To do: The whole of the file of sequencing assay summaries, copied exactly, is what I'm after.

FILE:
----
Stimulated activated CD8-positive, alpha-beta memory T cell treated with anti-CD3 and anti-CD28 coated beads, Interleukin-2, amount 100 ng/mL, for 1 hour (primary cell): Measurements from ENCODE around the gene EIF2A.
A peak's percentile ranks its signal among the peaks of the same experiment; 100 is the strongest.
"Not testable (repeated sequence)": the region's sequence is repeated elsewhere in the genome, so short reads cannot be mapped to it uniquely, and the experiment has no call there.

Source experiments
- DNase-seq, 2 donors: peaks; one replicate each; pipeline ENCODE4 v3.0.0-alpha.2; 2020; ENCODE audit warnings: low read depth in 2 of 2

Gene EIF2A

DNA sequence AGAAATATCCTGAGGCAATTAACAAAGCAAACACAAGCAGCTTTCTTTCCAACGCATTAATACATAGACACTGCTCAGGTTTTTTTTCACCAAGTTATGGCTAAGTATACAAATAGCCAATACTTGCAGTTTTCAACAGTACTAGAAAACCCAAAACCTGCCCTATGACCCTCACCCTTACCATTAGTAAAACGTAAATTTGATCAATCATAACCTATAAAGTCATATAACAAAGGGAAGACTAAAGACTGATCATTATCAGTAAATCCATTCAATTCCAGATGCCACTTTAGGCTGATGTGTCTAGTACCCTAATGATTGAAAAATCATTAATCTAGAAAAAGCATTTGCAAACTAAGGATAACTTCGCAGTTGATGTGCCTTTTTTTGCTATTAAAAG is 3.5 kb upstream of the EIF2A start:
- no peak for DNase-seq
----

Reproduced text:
Stimulated activated CD8-positive, alpha-beta memory T cell treated with anti-CD3 and anti-CD28 coated beads, Interleukin-2, amount 100 ng/mL, for 1 hour (primary cell): Measurements from ENCODE around the gene EIF2A.
A peak's percentile ranks its signal among the peaks of the same experiment; 100 is the strongest.
"Not testable (repeated sequence)": the region's sequence is repeated elsewhere in the genome, so short reads cannot be mapped to it uniquely, and the experiment has no call there.

Source experiments
- DNase-seq, 2 donors: peaks; one replicate each; pipeline ENCODE4 v3.0.0-alpha.2; 2020; ENCODE audit warnings: low read depth in 2 of 2

Gene EIF2A

DNA sequence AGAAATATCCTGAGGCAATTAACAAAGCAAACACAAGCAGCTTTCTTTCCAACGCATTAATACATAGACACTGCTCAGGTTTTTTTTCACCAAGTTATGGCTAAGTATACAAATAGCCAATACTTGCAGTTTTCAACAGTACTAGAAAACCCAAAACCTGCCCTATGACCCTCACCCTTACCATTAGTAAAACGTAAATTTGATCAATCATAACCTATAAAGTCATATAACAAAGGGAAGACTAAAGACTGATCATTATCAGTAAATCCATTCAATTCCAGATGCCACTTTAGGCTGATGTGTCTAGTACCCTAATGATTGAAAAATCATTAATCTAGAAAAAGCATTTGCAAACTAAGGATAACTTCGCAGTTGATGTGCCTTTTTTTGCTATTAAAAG is 3.5 kb upstream of the EIF2A start:
- no peak for DNase-seq